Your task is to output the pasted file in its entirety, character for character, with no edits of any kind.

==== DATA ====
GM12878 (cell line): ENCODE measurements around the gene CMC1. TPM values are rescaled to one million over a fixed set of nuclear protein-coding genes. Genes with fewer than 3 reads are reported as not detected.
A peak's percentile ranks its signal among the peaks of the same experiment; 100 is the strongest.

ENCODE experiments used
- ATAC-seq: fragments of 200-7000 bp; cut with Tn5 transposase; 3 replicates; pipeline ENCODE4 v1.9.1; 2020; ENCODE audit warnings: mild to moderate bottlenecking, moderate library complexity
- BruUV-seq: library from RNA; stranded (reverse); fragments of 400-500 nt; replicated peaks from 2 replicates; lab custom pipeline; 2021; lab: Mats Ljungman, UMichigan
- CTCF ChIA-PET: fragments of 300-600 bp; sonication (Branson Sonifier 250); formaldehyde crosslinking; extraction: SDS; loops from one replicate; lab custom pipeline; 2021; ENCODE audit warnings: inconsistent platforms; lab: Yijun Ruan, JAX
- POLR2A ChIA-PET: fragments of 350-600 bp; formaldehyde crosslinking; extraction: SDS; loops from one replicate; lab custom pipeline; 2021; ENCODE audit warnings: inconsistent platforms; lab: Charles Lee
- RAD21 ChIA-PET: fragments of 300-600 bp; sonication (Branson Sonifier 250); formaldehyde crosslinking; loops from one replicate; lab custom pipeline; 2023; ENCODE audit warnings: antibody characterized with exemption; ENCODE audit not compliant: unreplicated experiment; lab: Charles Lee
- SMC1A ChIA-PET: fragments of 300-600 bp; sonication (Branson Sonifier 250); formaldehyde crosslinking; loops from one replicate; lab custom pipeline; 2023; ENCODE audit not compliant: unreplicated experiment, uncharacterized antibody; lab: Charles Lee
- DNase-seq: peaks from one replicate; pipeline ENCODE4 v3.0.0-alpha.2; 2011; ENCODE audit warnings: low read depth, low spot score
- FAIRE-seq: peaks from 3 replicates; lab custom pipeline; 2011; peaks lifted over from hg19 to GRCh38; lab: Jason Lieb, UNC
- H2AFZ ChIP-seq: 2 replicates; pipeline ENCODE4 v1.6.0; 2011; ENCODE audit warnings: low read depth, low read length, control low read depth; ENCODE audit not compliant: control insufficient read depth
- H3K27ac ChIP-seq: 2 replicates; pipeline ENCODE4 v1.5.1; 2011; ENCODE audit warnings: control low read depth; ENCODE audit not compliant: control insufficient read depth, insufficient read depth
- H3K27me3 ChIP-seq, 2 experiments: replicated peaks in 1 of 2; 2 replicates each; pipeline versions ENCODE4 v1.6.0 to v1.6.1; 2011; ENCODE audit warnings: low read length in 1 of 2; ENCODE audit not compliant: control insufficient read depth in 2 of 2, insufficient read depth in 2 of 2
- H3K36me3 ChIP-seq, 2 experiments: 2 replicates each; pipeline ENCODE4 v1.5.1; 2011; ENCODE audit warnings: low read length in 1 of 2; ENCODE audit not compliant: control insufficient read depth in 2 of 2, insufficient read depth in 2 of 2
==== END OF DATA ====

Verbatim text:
GM12878 (cell line): ENCODE measurements around the gene CMC1. TPM values are rescaled to one million over a fixed set of nuclear protein-coding genes. Genes with fewer than 3 reads are reported as not detected.
A peak's percentile ranks its signal among the peaks of the same experiment; 100 is the strongest.

ENCODE experiments used
- ATAC-seq: fragments of 200-7000 bp; cut with Tn5 transposase; 3 replicates; pipeline ENCODE4 v1.9.1; 2020; ENCODE audit warnings: mild to moderate bottlenecking, moderate library complexity
- BruUV-seq: library from RNA; stranded (reverse); fragments of 400-500 nt; replicated peaks from 2 replicates; lab custom pipeline; 2021; lab: Mats Ljungman, UMichigan
- CTCF ChIA-PET: fragments of 300-600 bp; sonication (Branson Sonifier 250); formaldehyde crosslinking; extraction: SDS; loops from one replicate; lab custom pipeline; 2021; ENCODE audit warnings: inconsistent platforms; lab: Yijun Ruan, JAX
- POLR2A ChIA-PET: fragments of 350-600 bp; formaldehyde crosslinking; extraction: SDS; loops from one replicate; lab custom pipeline; 2021; ENCODE audit warnings: inconsistent platforms; lab: Charles Lee
- RAD21 ChIA-PET: fragments of 300-600 bp; sonication (Branson Sonifier 250); formaldehyde crosslinking; loops from one replicate; lab custom pipeline; 2023; ENCODE audit warnings: antibody characterized with exemption; ENCODE audit not compliant: unreplicated experiment; lab: Charles Lee
- SMC1A ChIA-PET: fragments of 300-600 bp; sonication (Branson Sonifier 250); formaldehyde crosslinking; loops from one replicate; lab custom pipeline; 2023; ENCODE audit not compliant: unreplicated experiment, uncharacterized antibody; lab: Charles Lee
- DNase-seq: peaks from one replicate; pipeline ENCODE4 v3.0.0-alpha.2; 2011; ENCODE audit warnings: low read depth, low spot score
- FAIRE-seq: peaks from 3 replicates; lab custom pipeline; 2011; peaks lifted over from hg19 to GRCh38; lab: Jason Lieb, UNC
- H2AFZ ChIP-seq: 2 replicates; pipeline ENCODE4 v1.6.0; 2011; ENCODE audit warnings: low read depth, low read length, control low read depth; ENCODE audit not compliant: control insufficient read depth
- H3K27ac ChIP-seq: 2 replicates; pipeline ENCODE4 v1.5.1; 2011; ENCODE audit warnings: control low read depth; ENCODE audit not compliant: control insufficient read depth, insufficient read depth
- H3K27me3 ChIP-seq, 2 experiments: replicated peaks in 1 of 2; 2 replicates each; pipeline versions ENCODE4 v1.6.0 to v1.6.1; 2011; ENCODE audit warnings: low read length in 1 of 2; ENCODE audit not compliant: control insufficient read depth in 2 of 2, insufficient read depth in 2 of 2
- H3K36me3 ChIP-seq, 2 experiments: 2 replicates each; pipeline ENCODE4 v1.5.1; 2011; ENCODE audit warnings: low read length in 1 of 2; ENCODE audit not compliant: control insufficient read depth in 2 of 2, insufficient read depth in 2 of 2